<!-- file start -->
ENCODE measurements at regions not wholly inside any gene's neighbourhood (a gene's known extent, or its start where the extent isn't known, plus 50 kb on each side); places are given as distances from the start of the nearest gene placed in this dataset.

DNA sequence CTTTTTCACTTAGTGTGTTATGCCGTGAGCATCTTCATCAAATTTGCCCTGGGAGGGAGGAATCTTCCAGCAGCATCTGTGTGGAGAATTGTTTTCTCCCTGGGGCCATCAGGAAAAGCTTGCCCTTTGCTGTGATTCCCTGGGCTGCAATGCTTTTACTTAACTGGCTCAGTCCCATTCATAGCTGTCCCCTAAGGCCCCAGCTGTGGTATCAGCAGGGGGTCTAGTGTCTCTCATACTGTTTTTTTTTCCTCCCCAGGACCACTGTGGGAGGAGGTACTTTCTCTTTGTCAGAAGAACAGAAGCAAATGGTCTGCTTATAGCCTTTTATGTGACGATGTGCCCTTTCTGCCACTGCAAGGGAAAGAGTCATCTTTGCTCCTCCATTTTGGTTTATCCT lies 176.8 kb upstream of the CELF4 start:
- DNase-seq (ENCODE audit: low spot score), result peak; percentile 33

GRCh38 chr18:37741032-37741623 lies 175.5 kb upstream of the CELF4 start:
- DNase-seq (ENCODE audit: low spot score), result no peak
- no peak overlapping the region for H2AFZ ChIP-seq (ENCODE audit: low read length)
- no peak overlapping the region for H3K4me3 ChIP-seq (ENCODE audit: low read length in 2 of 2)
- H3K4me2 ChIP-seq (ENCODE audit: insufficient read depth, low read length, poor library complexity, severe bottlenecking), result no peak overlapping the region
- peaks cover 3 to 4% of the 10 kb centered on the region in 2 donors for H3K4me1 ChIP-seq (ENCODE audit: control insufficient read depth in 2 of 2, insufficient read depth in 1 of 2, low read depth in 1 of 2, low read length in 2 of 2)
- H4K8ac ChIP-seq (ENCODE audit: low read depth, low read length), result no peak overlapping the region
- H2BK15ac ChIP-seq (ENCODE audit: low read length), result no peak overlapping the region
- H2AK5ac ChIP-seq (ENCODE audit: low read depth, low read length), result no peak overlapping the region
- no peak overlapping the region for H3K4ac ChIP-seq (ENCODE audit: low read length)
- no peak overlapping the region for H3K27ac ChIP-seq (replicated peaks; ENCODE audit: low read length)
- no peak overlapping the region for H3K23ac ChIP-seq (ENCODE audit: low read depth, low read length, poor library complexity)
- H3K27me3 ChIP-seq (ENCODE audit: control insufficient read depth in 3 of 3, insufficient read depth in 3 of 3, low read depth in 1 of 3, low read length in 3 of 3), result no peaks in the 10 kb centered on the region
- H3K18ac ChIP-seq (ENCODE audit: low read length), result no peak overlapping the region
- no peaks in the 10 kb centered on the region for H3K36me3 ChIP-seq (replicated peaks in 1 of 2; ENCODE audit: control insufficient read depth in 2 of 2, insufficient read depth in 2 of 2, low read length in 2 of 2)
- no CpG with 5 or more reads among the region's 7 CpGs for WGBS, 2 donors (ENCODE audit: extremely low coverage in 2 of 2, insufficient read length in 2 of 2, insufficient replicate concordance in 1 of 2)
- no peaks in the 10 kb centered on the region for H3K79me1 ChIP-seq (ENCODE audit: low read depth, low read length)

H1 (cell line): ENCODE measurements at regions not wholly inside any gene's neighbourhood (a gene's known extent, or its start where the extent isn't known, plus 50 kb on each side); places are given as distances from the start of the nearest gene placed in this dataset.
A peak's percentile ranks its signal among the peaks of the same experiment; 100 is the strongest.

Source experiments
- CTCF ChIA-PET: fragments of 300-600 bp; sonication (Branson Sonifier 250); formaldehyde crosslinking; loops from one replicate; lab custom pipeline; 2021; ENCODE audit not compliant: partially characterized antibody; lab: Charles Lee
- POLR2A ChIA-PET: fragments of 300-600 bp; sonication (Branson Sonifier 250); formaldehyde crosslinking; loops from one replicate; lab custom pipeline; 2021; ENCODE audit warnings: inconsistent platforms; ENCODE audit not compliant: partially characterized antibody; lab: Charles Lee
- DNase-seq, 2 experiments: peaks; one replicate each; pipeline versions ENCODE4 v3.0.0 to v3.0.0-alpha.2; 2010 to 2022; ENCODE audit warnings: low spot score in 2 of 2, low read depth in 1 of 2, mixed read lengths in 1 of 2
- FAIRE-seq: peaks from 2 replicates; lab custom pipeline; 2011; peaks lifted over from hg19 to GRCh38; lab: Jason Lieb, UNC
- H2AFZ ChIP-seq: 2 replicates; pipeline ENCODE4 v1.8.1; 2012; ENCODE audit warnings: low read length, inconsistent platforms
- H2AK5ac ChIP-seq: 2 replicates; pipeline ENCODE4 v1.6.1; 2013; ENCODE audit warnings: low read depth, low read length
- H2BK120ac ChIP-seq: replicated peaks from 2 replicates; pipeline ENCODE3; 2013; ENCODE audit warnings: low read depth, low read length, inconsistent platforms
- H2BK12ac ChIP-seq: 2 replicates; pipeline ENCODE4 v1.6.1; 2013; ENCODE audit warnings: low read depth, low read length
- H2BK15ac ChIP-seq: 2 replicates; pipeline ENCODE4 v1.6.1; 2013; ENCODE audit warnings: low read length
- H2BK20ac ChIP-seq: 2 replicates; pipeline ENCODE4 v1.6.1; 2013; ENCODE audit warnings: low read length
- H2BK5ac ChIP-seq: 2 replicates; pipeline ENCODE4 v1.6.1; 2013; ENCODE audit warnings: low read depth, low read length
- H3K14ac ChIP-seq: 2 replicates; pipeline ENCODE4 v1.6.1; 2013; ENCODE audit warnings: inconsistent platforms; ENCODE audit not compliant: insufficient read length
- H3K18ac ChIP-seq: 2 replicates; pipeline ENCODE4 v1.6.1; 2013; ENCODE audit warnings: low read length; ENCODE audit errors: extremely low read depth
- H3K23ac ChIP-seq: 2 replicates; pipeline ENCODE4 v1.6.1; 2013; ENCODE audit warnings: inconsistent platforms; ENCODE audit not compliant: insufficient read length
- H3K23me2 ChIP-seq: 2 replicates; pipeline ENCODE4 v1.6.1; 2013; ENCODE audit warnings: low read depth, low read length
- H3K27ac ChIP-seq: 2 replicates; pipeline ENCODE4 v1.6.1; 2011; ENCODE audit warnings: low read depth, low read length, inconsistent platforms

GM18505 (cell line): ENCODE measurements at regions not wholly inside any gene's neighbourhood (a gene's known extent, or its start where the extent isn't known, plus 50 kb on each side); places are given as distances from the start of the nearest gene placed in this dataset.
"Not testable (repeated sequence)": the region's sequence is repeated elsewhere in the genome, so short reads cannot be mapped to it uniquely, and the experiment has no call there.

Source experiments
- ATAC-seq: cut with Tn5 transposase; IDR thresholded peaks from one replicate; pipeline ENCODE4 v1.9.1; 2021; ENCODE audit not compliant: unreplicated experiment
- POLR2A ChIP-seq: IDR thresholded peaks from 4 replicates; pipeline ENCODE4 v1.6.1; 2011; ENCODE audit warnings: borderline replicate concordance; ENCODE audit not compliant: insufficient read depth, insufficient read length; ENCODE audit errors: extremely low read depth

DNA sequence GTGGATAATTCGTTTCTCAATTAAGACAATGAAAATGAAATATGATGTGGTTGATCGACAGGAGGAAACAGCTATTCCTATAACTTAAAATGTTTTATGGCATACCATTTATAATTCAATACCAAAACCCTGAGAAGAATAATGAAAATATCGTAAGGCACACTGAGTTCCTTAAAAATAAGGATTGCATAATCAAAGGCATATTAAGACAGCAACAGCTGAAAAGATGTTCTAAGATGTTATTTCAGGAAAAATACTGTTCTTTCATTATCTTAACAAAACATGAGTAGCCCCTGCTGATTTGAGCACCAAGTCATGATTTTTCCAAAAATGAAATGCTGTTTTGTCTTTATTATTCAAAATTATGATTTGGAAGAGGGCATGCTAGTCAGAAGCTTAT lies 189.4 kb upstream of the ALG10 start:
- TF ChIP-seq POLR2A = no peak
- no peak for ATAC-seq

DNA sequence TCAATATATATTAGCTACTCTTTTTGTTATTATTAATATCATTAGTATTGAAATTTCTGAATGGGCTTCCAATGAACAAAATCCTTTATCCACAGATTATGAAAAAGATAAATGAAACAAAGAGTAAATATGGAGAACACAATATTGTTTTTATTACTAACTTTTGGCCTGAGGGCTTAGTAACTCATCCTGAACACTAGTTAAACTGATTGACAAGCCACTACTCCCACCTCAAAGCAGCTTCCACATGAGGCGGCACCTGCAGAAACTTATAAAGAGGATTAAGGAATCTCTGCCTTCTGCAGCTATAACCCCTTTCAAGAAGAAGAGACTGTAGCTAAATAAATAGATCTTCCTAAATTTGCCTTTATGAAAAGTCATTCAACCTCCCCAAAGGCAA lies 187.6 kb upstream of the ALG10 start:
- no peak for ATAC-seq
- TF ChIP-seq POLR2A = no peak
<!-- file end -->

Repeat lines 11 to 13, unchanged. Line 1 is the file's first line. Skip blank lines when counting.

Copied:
- H2BK15ac ChIP-seq (ENCODE audit: low read length), result no peak overlapping the region
- H2AK5ac ChIP-seq (ENCODE audit: low read depth, low read length), result no peak overlapping the region
- no peak overlapping the region for H3K4ac ChIP-seq (ENCODE audit: low read length)